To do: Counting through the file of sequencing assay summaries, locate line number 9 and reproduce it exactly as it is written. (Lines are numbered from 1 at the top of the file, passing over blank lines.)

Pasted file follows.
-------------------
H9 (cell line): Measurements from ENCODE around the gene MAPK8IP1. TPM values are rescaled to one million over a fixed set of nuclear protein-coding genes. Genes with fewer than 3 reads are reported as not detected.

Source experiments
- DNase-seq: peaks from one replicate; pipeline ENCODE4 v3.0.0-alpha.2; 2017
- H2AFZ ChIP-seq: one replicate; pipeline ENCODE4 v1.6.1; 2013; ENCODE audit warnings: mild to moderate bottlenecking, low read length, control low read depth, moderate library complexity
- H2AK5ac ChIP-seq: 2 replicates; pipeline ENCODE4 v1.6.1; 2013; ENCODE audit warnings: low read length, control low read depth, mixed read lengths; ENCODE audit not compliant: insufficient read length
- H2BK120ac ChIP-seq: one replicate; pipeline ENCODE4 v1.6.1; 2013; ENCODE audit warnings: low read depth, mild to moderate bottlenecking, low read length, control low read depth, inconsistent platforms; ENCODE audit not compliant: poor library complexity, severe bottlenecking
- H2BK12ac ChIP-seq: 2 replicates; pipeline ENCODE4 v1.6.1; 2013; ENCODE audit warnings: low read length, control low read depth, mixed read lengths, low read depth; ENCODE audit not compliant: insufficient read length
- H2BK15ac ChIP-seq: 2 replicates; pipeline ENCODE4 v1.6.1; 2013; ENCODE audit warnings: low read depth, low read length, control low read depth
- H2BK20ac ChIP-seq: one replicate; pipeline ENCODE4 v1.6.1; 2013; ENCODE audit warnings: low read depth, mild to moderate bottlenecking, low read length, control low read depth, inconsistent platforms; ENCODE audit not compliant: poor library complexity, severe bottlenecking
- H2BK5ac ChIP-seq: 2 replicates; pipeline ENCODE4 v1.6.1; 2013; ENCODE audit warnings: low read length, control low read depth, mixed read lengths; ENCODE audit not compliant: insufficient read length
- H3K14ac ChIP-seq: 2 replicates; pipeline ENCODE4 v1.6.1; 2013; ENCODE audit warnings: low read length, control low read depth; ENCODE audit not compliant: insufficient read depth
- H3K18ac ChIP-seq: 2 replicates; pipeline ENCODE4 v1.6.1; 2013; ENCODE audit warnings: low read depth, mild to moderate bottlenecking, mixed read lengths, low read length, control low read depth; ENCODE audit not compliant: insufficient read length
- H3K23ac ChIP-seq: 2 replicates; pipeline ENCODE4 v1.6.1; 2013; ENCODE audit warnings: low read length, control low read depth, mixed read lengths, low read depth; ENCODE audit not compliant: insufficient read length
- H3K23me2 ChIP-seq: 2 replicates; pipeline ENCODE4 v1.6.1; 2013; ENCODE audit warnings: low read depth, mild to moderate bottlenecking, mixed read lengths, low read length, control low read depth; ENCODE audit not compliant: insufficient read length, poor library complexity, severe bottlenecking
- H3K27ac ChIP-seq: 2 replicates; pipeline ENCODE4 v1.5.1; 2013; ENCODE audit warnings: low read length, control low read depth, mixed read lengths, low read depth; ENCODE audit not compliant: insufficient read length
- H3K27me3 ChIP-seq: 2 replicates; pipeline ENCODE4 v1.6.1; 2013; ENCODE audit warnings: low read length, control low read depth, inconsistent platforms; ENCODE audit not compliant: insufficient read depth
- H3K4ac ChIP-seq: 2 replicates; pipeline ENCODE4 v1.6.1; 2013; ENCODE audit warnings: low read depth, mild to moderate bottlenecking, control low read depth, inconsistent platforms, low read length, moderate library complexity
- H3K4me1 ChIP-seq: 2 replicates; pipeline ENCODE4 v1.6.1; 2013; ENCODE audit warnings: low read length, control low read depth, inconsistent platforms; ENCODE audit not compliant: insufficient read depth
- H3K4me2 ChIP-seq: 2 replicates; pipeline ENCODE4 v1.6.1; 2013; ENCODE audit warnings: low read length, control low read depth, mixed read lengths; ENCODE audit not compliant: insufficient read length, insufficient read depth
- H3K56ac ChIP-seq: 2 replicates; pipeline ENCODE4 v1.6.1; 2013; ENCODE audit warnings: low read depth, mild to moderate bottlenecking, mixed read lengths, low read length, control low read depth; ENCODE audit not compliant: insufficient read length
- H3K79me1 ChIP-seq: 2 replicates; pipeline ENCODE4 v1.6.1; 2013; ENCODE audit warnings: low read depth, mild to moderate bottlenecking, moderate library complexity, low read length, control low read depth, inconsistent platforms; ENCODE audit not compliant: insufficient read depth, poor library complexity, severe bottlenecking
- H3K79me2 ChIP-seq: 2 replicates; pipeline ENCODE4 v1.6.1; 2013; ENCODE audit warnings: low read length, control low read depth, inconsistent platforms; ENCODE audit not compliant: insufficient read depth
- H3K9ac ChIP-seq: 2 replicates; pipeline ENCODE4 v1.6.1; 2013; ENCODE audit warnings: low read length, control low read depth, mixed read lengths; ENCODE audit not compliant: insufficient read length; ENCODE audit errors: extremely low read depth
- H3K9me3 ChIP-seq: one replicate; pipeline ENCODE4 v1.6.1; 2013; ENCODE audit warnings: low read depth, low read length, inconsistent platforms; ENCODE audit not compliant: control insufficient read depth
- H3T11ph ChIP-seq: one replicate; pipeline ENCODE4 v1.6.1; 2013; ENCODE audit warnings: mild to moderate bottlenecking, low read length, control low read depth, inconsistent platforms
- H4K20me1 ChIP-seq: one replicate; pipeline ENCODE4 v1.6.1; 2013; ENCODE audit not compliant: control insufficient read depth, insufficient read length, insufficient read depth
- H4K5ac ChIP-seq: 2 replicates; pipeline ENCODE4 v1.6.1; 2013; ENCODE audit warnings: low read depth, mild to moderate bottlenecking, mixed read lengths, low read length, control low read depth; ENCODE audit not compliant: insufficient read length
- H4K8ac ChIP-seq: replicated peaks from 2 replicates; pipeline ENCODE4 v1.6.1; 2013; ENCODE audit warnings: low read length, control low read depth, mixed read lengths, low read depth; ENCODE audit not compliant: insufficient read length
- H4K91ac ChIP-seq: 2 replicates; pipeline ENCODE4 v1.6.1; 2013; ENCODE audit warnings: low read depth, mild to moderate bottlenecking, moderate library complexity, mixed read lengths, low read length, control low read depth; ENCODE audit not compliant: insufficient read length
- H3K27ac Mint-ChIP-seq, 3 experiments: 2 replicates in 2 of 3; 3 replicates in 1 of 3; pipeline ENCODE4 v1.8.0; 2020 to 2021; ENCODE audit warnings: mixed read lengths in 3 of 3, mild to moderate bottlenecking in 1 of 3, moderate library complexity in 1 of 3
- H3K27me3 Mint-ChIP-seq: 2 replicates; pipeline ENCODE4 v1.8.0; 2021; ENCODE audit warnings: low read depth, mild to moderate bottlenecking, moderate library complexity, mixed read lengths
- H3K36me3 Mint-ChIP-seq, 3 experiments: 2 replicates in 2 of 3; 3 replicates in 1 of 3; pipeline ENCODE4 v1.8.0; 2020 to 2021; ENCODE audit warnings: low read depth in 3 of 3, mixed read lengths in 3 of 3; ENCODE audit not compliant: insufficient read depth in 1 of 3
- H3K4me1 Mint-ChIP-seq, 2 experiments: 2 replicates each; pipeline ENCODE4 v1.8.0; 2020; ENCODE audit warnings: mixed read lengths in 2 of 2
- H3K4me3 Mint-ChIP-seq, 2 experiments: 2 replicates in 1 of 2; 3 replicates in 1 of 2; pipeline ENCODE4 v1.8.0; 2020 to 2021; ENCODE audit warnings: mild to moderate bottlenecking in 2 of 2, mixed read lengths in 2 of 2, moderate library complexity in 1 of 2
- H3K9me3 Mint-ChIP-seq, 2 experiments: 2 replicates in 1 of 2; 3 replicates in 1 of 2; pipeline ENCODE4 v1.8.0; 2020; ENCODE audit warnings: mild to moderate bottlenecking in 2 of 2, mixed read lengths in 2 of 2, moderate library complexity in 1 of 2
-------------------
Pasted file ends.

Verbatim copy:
- H2BK20ac ChIP-seq: one replicate; pipeline ENCODE4 v1.6.1; 2013; ENCODE audit warnings: low read depth, mild to moderate bottlenecking, low read length, control low read depth, inconsistent platforms; ENCODE audit not compliant: poor library complexity, severe bottlenecking